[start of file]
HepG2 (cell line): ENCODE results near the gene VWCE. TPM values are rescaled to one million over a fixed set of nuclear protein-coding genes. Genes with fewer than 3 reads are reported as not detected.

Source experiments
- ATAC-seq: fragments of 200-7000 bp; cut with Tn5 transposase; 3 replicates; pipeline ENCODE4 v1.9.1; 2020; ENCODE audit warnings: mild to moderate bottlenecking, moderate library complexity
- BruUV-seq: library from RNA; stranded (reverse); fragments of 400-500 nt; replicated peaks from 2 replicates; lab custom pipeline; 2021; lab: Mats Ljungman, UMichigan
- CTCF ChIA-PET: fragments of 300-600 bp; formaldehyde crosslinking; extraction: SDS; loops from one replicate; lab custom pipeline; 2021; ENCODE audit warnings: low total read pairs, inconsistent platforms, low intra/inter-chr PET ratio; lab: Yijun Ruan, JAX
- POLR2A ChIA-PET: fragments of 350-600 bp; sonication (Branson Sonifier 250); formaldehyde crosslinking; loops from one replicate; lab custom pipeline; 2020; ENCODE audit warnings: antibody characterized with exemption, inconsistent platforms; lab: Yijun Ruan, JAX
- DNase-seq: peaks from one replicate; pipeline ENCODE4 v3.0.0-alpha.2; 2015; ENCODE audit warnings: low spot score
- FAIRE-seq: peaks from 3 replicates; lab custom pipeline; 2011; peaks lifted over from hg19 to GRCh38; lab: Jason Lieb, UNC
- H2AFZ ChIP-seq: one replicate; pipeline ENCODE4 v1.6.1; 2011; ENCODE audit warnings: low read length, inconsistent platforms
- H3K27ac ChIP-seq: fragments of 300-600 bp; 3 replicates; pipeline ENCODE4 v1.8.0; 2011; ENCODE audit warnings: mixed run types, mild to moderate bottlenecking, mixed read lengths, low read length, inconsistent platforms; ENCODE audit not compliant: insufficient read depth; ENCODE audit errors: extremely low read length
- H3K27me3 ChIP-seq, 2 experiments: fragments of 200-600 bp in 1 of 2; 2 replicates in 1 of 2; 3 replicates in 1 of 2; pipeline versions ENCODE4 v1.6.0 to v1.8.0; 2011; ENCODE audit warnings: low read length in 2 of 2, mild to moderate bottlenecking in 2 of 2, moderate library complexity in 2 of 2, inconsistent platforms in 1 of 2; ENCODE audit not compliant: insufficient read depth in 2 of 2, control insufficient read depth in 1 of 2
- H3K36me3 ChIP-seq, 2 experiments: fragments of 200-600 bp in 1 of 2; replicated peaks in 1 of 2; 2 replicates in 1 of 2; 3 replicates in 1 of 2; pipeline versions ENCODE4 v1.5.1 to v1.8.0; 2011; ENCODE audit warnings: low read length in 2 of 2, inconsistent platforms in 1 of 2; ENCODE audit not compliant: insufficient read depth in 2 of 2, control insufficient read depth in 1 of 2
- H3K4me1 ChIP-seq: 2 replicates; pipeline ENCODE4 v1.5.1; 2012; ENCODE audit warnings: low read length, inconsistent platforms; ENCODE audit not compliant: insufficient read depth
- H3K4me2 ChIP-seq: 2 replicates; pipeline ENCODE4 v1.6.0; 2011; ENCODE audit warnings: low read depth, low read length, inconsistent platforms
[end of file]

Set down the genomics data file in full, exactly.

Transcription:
HepG2 (cell line): ENCODE results near the gene VWCE. TPM values are rescaled to one million over a fixed set of nuclear protein-coding genes. Genes with fewer than 3 reads are reported as not detected.

Source experiments
- ATAC-seq: fragments of 200-7000 bp; cut with Tn5 transposase; 3 replicates; pipeline ENCODE4 v1.9.1; 2020; ENCODE audit warnings: mild to moderate bottlenecking, moderate library complexity
- BruUV-seq: library from RNA; stranded (reverse); fragments of 400-500 nt; replicated peaks from 2 replicates; lab custom pipeline; 2021; lab: Mats Ljungman, UMichigan
- CTCF ChIA-PET: fragments of 300-600 bp; formaldehyde crosslinking; extraction: SDS; loops from one replicate; lab custom pipeline; 2021; ENCODE audit warnings: low total read pairs, inconsistent platforms, low intra/inter-chr PET ratio; lab: Yijun Ruan, JAX
- POLR2A ChIA-PET: fragments of 350-600 bp; sonication (Branson Sonifier 250); formaldehyde crosslinking; loops from one replicate; lab custom pipeline; 2020; ENCODE audit warnings: antibody characterized with exemption, inconsistent platforms; lab: Yijun Ruan, JAX
- DNase-seq: peaks from one replicate; pipeline ENCODE4 v3.0.0-alpha.2; 2015; ENCODE audit warnings: low spot score
- FAIRE-seq: peaks from 3 replicates; lab custom pipeline; 2011; peaks lifted over from hg19 to GRCh38; lab: Jason Lieb, UNC
- H2AFZ ChIP-seq: one replicate; pipeline ENCODE4 v1.6.1; 2011; ENCODE audit warnings: low read length, inconsistent platforms
- H3K27ac ChIP-seq: fragments of 300-600 bp; 3 replicates; pipeline ENCODE4 v1.8.0; 2011; ENCODE audit warnings: mixed run types, mild to moderate bottlenecking, mixed read lengths, low read length, inconsistent platforms; ENCODE audit not compliant: insufficient read depth; ENCODE audit errors: extremely low read length
- H3K27me3 ChIP-seq, 2 experiments: fragments of 200-600 bp in 1 of 2; 2 replicates in 1 of 2; 3 replicates in 1 of 2; pipeline versions ENCODE4 v1.6.0 to v1.8.0; 2011; ENCODE audit warnings: low read length in 2 of 2, mild to moderate bottlenecking in 2 of 2, moderate library complexity in 2 of 2, inconsistent platforms in 1 of 2; ENCODE audit not compliant: insufficient read depth in 2 of 2, control insufficient read depth in 1 of 2
- H3K36me3 ChIP-seq, 2 experiments: fragments of 200-600 bp in 1 of 2; replicated peaks in 1 of 2; 2 replicates in 1 of 2; 3 replicates in 1 of 2; pipeline versions ENCODE4 v1.5.1 to v1.8.0; 2011; ENCODE audit warnings: low read length in 2 of 2, inconsistent platforms in 1 of 2; ENCODE audit not compliant: insufficient read depth in 2 of 2, control insufficient read depth in 1 of 2
- H3K4me1 ChIP-seq: 2 replicates; pipeline ENCODE4 v1.5.1; 2012; ENCODE audit warnings: low read length, inconsistent platforms; ENCODE audit not compliant: insufficient read depth
- H3K4me2 ChIP-seq: 2 replicates; pipeline ENCODE4 v1.6.0; 2011; ENCODE audit warnings: low read depth, low read length, inconsistent platforms